According to Popular Science magazine: "The US alone annually sucks up the equivalent of the energy output of 34 coal-fired power plants. A lot of that energy goes to powering the actual servers, but almost half of it goes to keeping the servers nice and cool, so they don't overheat and crash."

Data centres have immense footprints - sizes of 3ha or 4ha are common. They need to be scalable, which means they need land banks for future expansion. For a tiny island with the world's densest population, this is a challenge.

This is where we need to think out of the box - and go beyond land.


I am an advocate of the sea as a space solution, and have written about this in previous articles. In this case, the sea is also a convenient heat sink, besides the fact that the thermophysical properties of sea water are far superior to air for the transfer of heat.

Nautilus Data Technologies, set up in a naval base in San Francisco to exploit this concept, is building a floating data centre, which, it claims, will be "80 per cent more energy efficient". Microsoft is experimenting with data centres siting at the bottom of the ocean, where water temperatures are significantly lower.

Google has filed a patent in the US for a "water-based data centre". The patent was "for platforms and support systems floating three miles (4.8km) to seven miles offshore in water 50m to 70m deep, using wave energy for power and sea water for server cooling, grouped into floating platforms and support systems".

The Google project, although shrouded in secrecy, was voted one of the best inventions of 2008 by Time Magazine. Media reports in 2013 suggested that some floating data centres were in operation around San Francisco, although Google did not comment on the speculation. Microsoft, meanwhile, is experimenting with underwater data centres.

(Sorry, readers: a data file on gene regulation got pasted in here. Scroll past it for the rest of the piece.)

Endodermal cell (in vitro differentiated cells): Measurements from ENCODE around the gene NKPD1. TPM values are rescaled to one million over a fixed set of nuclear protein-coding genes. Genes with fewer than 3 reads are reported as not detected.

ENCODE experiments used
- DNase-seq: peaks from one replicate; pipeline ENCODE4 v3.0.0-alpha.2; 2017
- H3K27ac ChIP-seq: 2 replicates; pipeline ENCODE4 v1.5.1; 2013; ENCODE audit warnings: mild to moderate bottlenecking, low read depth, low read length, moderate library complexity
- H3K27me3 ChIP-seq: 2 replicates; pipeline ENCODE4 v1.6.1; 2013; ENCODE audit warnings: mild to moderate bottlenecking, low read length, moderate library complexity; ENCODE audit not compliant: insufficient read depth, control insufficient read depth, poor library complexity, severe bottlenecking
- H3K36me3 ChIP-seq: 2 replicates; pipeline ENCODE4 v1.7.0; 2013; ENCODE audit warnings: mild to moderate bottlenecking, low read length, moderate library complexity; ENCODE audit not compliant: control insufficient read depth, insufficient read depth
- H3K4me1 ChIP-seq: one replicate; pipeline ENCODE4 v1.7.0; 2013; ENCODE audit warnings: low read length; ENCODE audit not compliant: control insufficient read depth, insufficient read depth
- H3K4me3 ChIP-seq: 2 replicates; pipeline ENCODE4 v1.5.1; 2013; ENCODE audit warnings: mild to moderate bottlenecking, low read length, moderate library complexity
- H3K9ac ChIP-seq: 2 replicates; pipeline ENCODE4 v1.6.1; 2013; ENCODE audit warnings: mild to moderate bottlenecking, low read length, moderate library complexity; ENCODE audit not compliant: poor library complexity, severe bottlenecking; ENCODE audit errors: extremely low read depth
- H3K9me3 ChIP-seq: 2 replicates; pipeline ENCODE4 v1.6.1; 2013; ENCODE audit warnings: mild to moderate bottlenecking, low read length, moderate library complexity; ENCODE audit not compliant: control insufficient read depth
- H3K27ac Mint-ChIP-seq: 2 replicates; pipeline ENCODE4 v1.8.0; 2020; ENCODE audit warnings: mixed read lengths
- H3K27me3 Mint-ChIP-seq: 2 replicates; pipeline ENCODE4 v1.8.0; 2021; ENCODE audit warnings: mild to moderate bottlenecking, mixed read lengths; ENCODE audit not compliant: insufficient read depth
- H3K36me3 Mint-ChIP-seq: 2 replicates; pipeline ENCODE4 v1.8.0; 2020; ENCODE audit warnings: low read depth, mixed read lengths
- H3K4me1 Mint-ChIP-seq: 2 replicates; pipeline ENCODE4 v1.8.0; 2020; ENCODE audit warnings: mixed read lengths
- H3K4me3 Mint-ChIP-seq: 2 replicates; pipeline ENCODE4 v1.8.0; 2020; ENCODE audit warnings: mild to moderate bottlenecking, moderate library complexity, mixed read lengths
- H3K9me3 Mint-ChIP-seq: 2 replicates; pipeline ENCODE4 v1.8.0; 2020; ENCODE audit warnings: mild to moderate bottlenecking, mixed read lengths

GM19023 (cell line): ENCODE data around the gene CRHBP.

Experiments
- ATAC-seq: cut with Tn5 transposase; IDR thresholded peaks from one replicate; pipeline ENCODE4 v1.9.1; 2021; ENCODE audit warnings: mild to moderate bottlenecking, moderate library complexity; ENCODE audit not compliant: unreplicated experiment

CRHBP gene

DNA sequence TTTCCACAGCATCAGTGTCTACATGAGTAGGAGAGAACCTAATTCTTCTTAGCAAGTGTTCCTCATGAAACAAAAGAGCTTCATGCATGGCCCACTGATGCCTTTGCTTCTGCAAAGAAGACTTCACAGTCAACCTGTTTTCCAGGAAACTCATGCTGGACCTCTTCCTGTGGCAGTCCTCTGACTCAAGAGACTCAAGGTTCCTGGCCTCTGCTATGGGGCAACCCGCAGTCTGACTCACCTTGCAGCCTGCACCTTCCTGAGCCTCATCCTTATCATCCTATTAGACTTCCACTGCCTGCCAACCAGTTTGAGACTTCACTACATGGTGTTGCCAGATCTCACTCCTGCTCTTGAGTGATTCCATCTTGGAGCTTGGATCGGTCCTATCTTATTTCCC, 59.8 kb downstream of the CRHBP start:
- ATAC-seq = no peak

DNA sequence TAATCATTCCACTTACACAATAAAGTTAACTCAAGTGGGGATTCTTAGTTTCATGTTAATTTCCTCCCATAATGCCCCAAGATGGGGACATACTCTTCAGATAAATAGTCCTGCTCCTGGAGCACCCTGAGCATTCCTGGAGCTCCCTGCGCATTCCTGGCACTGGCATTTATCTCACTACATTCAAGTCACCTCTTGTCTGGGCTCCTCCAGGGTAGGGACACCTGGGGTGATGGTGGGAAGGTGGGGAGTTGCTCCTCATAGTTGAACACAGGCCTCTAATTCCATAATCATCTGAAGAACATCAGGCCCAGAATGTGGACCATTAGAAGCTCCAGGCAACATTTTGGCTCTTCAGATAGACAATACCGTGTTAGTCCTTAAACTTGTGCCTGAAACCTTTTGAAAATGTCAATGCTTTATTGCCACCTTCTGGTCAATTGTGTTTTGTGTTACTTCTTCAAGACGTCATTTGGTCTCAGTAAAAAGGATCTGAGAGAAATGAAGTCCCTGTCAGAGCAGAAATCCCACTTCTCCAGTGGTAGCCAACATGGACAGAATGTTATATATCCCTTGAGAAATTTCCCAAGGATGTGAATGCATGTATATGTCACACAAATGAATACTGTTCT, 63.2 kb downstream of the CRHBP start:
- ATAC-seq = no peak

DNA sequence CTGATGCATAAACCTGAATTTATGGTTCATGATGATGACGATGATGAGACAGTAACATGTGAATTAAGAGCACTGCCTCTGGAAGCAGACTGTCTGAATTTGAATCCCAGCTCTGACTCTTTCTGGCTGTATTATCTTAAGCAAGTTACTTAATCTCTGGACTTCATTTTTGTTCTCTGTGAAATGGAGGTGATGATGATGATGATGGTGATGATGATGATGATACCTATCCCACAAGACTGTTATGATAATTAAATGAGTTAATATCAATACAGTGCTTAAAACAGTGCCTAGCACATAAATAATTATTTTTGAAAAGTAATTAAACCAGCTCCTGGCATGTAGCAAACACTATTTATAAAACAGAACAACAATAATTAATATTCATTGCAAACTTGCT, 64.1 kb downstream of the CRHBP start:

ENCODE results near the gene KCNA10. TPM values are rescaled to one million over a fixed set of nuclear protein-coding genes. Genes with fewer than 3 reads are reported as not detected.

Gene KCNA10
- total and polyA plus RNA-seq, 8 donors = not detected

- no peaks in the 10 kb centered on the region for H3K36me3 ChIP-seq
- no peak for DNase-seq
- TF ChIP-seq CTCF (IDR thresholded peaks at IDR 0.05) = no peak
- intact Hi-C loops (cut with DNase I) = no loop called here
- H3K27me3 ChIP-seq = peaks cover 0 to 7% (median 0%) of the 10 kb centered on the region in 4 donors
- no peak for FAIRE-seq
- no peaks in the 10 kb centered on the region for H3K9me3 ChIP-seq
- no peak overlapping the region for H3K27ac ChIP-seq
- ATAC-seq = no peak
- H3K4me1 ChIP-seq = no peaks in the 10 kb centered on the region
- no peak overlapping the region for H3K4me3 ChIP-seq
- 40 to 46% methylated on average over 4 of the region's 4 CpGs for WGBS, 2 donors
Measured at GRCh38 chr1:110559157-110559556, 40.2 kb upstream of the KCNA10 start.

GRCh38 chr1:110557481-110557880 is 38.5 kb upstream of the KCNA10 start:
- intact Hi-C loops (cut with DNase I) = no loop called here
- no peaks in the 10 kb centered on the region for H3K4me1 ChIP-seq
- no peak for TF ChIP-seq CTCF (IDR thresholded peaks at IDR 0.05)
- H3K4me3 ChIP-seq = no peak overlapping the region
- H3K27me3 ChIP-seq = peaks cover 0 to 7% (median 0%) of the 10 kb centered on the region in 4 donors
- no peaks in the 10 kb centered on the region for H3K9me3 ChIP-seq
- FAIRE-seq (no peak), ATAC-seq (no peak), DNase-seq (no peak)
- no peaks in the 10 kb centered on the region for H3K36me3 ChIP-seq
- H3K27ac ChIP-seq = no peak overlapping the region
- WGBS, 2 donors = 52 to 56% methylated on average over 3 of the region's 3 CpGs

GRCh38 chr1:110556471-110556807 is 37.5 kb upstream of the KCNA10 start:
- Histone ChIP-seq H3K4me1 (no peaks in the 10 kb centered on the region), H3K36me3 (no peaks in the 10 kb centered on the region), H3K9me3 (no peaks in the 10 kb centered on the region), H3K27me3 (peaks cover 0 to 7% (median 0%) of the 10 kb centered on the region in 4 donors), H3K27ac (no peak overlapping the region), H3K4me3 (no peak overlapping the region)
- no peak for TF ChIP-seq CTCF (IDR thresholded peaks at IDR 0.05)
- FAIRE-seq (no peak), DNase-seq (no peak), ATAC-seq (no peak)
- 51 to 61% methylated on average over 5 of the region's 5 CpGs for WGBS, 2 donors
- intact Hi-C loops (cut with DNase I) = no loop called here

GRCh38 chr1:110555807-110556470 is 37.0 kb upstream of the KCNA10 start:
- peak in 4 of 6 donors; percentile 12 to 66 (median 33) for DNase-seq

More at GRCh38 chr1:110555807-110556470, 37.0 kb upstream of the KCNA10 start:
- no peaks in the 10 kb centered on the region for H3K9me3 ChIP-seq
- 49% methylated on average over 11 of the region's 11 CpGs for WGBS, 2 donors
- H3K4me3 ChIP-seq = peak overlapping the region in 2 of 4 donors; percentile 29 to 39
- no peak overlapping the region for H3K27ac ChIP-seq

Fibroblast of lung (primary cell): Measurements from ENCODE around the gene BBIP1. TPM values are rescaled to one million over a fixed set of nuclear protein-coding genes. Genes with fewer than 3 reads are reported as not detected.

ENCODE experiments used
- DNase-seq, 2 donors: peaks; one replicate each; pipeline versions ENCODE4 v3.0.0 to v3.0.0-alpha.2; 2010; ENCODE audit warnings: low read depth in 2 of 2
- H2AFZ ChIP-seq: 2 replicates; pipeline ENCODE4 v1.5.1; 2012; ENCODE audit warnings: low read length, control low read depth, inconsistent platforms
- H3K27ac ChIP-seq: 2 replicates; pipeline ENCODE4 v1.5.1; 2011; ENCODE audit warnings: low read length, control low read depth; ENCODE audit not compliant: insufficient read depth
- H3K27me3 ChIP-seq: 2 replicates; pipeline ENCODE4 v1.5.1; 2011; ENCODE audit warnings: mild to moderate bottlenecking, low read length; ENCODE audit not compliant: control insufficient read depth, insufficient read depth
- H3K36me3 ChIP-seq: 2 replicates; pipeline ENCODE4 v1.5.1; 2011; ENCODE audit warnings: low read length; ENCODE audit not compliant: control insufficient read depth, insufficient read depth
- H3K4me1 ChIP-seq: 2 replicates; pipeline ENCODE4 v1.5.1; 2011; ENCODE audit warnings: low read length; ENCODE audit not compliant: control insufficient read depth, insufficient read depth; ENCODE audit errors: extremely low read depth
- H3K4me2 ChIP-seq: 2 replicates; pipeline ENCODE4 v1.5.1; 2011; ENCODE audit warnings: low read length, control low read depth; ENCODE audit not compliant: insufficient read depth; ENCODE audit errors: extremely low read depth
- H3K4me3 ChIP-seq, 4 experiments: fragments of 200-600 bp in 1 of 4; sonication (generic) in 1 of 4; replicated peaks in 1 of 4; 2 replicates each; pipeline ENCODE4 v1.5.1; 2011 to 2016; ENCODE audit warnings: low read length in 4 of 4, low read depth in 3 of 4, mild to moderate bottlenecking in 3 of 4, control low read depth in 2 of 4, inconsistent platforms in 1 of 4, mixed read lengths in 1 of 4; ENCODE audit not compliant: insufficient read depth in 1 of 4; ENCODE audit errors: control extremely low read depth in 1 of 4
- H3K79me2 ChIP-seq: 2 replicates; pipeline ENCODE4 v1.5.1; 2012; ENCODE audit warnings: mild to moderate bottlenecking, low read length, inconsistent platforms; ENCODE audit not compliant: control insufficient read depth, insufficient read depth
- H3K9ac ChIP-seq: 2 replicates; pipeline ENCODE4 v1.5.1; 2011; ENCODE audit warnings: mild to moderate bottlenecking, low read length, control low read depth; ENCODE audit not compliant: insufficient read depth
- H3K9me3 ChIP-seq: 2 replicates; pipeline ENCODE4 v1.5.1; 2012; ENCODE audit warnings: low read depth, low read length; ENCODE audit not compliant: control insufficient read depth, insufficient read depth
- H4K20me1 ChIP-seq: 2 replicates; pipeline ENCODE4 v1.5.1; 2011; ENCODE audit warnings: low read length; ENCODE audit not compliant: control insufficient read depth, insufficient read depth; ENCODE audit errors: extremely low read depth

Whether floating, semi- or fully submerged, offshore or near-shore data centres are more environmentally friendly. They consume less energy. They do not add to the heat load of the atmosphere.

They do not compete for water resources as they can desalinate the water from the sea and, consequently, there is no need for miles of buried pipes to transport water to the plant to replenish evaporated water in cooling towers.

Their construction generates no noise, nor does it involve earth-moving, piling or burdening roads with building material and construction equipment.

Against that scenario, it should be pointed out that the oil-rig industry has suffered, and is still suffering, its worst crisis in its history, with headwinds from shale and renewables.

Keppel and Sembcorp Marine have downsized their workforce and shipyard assets locally and abroad. Tens of thousands in the industry have lost their jobs. It is a dangerous situation.

The industry may reach a tipping point when recovery will not be possible as has happened in the US, Britain and, more recently, in Japan and possibly South Korea.

If Singapore's undergraduates lose interest in the field, the risk of an irreversible downward spiral in the industry's technological dominance cannot be discounted.